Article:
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Interview Preparation

However cliché, it is true that interviewing is an art. A first interview is the only time you have to make a lasting, positive impression and present yourself as a viable employee. Appearance, conduct, consideration and preparation all hold equal weight in creating a favorable impression.

This page is designed to give the candidate insight on how to best prepare and conduct one’s self in an interview situation. As obvious as some of this information may seem, it is a very important review in the art of interviewing.

Almost more importantly than knowing what to do in an interview is understanding what NOT to do.

The following is a list of common interviewing mistakes to be avoided:

  • Never arrive late for the interview. Not arriving on time suggests that you are not serious about the opportunity, and, therefore, the wrong person for the job. When completion of documentation, such as an application, is required prior to the interview be sure to arrive twenty to thirty minutes early to allow time for completion.
  • Poor or casual personal appearance is never acceptable in a first interview. Always dress professionally, even if the place of interview requires casual dress for their employees.
  • Smoking, chewing gum, or placing personal objects on the interviewer's desk is very distracting and unacceptable.
  • Lack of interest and enthusiasm is one of the biggest turn-offs for the interviewer. If you are passive or show indifference about the opportunity the interviewer will reciprocate with the same level of interest.
  • Early or persistent emphasis on money is a definite negative, as is premature interest in benefits, vacation, etc.
  • Condemnation of past employers will only project badly on you.
  • A limp and unconfident handshake is a very poor and unexciting way to start the interview.
  • Lack of eye contact causes the interviewer to question your credibility and intentions.
  • Unwillingness to cooperate with the interview process is a red flag that you will be an uncooperative employee.
  • Lack of participation during the interview and not asking adequate questions about the job and leads to concern about future commitment.
  • Failure to express appreciate for the interviewer's time is extremely inconsiderate and raises concern about the person’s ability to work with others.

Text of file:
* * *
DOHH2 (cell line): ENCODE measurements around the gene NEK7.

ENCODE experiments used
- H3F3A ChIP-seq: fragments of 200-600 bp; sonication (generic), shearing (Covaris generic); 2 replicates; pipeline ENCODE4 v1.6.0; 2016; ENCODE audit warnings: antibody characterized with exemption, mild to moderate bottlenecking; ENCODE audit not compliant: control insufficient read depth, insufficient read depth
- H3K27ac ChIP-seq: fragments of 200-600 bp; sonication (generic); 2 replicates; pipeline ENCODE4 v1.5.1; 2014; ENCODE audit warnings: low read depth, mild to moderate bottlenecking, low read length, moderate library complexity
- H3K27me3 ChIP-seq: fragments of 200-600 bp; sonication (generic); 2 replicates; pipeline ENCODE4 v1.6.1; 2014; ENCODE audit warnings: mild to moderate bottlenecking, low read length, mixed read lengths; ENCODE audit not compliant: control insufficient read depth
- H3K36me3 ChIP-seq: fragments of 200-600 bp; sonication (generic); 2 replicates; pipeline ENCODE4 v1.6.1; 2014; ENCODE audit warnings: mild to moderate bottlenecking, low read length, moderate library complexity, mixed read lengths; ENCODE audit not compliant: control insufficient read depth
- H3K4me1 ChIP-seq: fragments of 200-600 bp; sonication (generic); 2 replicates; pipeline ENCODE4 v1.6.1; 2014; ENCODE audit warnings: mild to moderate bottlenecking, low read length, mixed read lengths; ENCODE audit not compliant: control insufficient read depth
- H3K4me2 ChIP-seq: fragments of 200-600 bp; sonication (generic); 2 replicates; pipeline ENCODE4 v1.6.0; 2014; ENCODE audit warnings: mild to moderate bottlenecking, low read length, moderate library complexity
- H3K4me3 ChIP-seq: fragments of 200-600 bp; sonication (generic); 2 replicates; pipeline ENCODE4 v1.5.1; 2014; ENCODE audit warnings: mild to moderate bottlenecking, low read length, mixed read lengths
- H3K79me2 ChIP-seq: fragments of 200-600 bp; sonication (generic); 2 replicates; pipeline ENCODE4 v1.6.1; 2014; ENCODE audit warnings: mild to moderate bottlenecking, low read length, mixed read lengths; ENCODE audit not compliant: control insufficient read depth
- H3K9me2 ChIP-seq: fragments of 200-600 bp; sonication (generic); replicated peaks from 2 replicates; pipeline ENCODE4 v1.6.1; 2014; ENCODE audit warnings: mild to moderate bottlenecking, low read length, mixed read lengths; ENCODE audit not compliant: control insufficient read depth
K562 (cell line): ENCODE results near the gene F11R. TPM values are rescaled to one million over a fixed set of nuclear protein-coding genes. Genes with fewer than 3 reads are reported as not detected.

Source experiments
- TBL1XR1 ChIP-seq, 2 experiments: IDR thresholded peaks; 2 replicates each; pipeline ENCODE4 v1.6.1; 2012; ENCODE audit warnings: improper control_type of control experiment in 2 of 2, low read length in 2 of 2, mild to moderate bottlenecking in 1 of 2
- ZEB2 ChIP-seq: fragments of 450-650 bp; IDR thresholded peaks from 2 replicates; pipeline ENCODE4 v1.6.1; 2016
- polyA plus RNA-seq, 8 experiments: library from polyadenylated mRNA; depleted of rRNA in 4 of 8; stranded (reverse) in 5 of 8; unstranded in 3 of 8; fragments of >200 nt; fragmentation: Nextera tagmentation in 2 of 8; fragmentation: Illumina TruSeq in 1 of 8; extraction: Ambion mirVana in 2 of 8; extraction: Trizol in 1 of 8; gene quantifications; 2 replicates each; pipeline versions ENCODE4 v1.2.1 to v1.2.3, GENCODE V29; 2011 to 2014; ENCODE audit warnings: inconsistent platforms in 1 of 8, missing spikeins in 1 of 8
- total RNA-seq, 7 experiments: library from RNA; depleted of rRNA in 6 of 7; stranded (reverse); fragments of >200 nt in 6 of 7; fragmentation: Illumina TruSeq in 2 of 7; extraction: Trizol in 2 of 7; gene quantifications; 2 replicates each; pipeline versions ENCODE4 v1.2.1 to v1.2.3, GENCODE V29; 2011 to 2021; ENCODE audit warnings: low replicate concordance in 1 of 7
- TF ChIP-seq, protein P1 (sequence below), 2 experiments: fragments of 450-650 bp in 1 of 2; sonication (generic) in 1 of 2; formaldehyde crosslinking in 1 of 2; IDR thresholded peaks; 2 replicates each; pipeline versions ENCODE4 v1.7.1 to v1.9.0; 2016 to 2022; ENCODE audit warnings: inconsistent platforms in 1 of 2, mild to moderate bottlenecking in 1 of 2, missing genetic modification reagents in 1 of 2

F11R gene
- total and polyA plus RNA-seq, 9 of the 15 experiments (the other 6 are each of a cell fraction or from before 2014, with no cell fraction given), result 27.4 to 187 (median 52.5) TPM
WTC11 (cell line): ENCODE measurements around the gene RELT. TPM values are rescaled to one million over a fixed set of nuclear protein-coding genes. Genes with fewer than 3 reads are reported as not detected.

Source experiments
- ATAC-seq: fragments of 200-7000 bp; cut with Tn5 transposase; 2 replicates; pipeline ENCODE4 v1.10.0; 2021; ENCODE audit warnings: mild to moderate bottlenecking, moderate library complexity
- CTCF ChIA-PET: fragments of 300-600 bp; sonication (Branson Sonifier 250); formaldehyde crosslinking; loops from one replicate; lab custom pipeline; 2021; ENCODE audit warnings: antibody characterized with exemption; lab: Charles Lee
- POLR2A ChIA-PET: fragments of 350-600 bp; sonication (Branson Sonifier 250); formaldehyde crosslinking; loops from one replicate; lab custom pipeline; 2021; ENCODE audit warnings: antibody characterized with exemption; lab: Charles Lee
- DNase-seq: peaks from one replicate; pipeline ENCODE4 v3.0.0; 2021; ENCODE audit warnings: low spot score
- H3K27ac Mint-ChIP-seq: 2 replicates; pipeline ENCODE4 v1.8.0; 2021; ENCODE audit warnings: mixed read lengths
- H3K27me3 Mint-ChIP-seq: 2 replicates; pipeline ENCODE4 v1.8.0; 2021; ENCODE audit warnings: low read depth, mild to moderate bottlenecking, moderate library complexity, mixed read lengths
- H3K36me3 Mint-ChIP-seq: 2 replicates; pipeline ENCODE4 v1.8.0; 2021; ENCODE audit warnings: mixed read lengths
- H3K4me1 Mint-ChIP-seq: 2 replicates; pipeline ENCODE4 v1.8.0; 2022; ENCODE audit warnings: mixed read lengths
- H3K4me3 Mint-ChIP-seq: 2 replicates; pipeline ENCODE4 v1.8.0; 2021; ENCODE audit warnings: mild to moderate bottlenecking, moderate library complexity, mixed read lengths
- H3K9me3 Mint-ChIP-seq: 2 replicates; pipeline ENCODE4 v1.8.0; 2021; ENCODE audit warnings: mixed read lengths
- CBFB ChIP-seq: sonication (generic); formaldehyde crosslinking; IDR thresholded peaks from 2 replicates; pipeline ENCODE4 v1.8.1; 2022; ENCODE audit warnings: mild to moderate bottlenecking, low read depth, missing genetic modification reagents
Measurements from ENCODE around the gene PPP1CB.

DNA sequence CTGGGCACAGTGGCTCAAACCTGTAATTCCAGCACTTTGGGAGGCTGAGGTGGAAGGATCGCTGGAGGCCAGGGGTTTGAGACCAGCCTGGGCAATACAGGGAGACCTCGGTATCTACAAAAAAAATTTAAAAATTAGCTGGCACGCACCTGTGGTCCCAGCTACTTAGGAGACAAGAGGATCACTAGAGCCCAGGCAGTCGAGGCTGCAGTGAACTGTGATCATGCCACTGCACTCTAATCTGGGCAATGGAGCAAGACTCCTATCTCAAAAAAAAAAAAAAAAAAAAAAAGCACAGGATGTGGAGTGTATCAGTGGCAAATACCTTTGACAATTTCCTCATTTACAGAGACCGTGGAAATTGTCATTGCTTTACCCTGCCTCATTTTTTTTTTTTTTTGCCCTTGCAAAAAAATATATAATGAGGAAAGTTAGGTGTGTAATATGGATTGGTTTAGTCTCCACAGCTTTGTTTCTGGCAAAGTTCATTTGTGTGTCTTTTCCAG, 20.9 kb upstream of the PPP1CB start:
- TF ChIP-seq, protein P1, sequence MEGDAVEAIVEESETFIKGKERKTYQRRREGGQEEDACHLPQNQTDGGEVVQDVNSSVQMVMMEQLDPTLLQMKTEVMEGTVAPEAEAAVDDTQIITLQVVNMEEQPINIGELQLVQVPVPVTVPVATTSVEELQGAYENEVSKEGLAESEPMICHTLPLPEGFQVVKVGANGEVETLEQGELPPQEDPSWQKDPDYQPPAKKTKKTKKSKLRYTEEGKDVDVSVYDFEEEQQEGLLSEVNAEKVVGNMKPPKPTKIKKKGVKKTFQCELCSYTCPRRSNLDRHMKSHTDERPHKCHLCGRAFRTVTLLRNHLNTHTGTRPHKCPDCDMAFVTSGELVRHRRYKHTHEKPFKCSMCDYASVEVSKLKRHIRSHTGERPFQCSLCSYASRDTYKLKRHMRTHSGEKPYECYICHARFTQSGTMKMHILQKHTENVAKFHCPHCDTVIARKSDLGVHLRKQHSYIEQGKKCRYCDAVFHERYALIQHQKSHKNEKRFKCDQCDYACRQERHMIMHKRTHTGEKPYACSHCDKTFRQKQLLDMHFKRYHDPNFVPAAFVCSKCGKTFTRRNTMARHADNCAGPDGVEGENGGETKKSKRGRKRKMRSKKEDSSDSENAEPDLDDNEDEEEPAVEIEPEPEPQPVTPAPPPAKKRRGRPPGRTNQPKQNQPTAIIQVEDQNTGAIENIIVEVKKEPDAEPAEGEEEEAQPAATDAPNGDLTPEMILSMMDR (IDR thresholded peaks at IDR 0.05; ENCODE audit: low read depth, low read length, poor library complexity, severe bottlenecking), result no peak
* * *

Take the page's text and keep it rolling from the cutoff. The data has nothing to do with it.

• Indefinite responses to questions and inability to keep answers concise shows lack of confidence, goals and knowledge.
  • Overbearing and aggressive behavior or conceit shows lack of confidence, goals and knowledge.
  • Inability to express one’s self clearly with proper diction, tone and grammar shows lack of professionalism.
  • Lack of planning for the interview and/or lack of career goals leads the interviewer to believe the person is not serious about the opportunity or career success.
  • Lack of poise and confidence or acting nervous will cause the interviewer to believe you are the wrong person for the position.
  • Projecting unrealistic career goals such and expecting too much too soon can be very off-putting to an interviewer. Instead project realistic expectations in a realistic timeline.
  • Making excuses for past record and behavior will only cause the employer to have more suspicions about your credibility.
  • Ill timed indecision and hesitation will create an uncomfortable situation. It’s best to be prepared for most questions so you won’t linger too long while thinking of any one response.
  • A sloppy or incomplete application and/or resume suggests your work will be of similar caliber.
  • If you approach the interview as an obvious "shopper" the interviewer will know you are not sincerely interested and will eliminate your name from consideration.
  • If you have demonstrated a lack of commitment to past positions and are a “job-hopper”, have a reasonable explanation for your fickle past, as it will reflect poorly and can prohibit you from finding the right position.